By Porter Anderson, Editor-in-Chief | @Porter_Anderson
‘Every Underserved Community in the Country’One of the more subtle diversity issues in many publishing markets is centralized operations. In the UK, for example, there’s a small but robust resistance to that market’s London-centric character. And, of course, the United States industry is at times criticized for complaining of its costs while bunkering itself in the high-rent hub of New York.
At its annual benefit last week, the US Authors Guild announced a program meant address the fact that a New York-centric industry—and its advocacy organization for writers—may not be fully responsive to the needs of members or would-be members living and working far from Manhattan.
The organization at the benefit announced what it’s calling a Boot Camps program that will “travel to underserved communities around the country and provide intensive workshops to equip emerging writers with the skills they need to thrive professionally.”
The program falls under the aegis of the charitable wing of the guild, the Authors Guild Foundation, which has received its first National Endowment for the Arts grant to support the program. Penguin Random House has signed on as the program’s exclusive publisher partner. And while a line in the prepared material reads, “We want to reach talented early-career authors from diverse backgrounds with well-developed or completed works,” guild officers have told us that participants will be informed that the publishing house will not be accepting manuscripts: The intent of the Boot Camps is entirely eductional, and, in fact, the funding from Random House is coming from its foundation, just as the guild’s effort is based in its own foundation.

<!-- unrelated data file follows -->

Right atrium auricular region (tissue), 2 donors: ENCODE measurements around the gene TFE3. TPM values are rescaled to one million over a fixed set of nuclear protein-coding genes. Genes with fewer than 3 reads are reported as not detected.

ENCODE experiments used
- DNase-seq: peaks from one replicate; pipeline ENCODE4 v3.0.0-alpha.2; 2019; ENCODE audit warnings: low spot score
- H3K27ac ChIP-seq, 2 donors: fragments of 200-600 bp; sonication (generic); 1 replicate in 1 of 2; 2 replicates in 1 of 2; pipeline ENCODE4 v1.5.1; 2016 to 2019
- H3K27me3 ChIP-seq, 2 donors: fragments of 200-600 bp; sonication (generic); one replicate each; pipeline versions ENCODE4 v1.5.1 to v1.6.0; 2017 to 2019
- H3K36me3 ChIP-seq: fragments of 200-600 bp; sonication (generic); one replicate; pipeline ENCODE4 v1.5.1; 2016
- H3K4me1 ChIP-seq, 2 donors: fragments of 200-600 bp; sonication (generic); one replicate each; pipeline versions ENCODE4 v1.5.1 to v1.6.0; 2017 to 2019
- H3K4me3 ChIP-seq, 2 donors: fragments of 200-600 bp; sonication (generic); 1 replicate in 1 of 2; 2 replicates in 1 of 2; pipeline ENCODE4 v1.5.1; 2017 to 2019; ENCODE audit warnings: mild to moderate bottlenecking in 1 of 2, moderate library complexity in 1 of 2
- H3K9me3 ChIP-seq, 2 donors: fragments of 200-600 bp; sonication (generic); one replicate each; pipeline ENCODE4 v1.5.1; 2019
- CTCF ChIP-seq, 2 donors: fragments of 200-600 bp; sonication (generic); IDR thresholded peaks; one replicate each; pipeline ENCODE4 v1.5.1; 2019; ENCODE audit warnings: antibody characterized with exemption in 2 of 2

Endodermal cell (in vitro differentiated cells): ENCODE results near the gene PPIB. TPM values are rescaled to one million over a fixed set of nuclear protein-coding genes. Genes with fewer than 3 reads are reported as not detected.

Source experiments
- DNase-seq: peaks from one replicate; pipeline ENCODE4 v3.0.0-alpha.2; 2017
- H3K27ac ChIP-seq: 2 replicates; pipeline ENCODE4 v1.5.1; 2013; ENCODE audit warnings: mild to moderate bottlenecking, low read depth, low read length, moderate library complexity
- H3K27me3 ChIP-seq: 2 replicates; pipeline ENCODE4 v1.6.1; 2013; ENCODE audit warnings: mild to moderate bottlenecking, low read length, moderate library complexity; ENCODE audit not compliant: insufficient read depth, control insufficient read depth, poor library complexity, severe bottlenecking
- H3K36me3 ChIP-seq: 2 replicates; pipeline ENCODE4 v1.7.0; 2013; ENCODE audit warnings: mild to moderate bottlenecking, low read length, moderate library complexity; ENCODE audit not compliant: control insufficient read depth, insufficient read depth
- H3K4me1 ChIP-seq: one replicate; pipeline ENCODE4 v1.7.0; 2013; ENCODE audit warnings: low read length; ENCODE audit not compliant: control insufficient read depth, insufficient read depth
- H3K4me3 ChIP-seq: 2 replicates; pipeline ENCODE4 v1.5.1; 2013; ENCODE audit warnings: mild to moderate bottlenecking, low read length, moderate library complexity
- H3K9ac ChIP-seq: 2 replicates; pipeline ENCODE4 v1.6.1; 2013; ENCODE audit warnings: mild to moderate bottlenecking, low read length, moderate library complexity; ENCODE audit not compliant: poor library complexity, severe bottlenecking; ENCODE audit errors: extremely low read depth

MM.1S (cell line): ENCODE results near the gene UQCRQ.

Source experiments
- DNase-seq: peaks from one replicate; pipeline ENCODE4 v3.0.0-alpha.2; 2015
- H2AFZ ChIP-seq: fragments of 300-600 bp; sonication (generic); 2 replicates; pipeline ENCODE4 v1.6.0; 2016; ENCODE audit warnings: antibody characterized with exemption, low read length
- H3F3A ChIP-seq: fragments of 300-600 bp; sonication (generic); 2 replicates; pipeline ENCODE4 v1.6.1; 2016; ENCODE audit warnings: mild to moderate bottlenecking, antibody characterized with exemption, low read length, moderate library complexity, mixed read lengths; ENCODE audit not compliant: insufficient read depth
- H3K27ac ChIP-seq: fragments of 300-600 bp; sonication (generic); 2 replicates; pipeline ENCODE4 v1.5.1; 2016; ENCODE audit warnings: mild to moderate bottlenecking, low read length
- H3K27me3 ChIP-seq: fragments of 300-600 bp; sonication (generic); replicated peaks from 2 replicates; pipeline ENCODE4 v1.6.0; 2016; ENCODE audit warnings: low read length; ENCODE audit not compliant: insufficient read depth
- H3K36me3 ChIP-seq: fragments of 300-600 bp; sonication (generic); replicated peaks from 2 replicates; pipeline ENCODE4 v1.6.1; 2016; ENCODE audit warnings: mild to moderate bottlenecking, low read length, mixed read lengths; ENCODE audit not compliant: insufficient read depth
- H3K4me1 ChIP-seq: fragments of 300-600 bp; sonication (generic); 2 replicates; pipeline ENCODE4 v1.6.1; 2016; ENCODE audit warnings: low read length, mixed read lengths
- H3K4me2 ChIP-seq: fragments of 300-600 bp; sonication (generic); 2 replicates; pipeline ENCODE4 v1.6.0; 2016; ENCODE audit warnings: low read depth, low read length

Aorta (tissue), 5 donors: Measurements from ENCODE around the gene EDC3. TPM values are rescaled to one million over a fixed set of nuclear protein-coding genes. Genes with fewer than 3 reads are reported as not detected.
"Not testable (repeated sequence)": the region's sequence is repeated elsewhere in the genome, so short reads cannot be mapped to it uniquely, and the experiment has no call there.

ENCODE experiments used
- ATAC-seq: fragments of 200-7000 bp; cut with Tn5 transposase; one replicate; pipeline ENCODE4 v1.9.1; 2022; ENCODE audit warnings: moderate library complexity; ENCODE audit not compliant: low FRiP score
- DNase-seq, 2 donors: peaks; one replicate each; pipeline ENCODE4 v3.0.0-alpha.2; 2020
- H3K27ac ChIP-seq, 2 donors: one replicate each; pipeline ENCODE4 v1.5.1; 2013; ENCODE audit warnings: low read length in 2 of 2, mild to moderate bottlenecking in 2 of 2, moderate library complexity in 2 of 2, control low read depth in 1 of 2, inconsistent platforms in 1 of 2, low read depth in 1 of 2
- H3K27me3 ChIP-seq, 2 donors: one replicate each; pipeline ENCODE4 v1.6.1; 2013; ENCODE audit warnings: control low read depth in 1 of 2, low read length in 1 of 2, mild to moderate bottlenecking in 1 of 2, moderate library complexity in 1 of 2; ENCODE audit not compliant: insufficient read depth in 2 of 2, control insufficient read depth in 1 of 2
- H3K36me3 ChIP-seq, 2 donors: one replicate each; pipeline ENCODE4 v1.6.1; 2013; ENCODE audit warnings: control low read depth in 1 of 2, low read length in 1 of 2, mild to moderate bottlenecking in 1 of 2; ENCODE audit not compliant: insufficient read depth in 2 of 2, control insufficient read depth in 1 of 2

The program is to feature, according to a statement from the guild’s executive director Mary Rasenberger, “a faculty of authors and publishing professionals [that] will go on the road to help writers ready their work for the marketplace, learn how to obtain funding or earn money while writing, market their work and engage readers, protect their rights, and navigate the various parts of the industry. We’ll follow with webinars and online question and answer sessions that will be open to the public.”
“To help writers ready their work for the marketplace, learn how to obtain funding or earn money while writing, market their work and engage readers, protect their rights.”Authors Guild statement on its Boot Camps program
The guild has let Publishing Perspectives know that the programs will be free to participants and that there should be need-based travel stipends available for authors, as well (which can expand the benefits in a given region). There’s also a plan to work with local groups, which should help coordinate the events with existing programming, which is quite prevalent in many parts of the country now in terms of conferences, workshops, seminars and other events for writers.
Expanding the guild’s support system for the wider profession indeed will become increasingly important to a writing world now radically decentralized by the Internet and its publishing platforms and independent presses. Comments on a recent article at Writer Unboxed, for example, included an experienced writer saying, “I’m not a member of the Author’s Guild. In fact, I could use some education about exactly what it does for authors.”
And it will be a great clue to the authenticity of the program as to whether its first year’s “manageable number of workshops” are in places such as Chicago, Los Angeles, Dallas, and Miami, or places named Spartanburg, Claremore, Hulett, and Red Wing.
“We have great ambitions to extend the program to every underserved community in the country,” the guild’s statement announces. Great ambitions, indeed. And to support that massive map, the guild has an online auction of “your name in a book” offers for works by James Patterson, David Baldacci, Lee Child, and others underway through June six here.
VIDA Honored for Distinguished Service
In terms of diversity work, the Authors Guild Foundation Award for Distinguished Service to the Literary Community went to VIDA: Women in Literary Arts. The “VIDA Count” is the mechanism that has revealed another centricity in the industry, the male-dominated nature of much media coverage of literature and the business.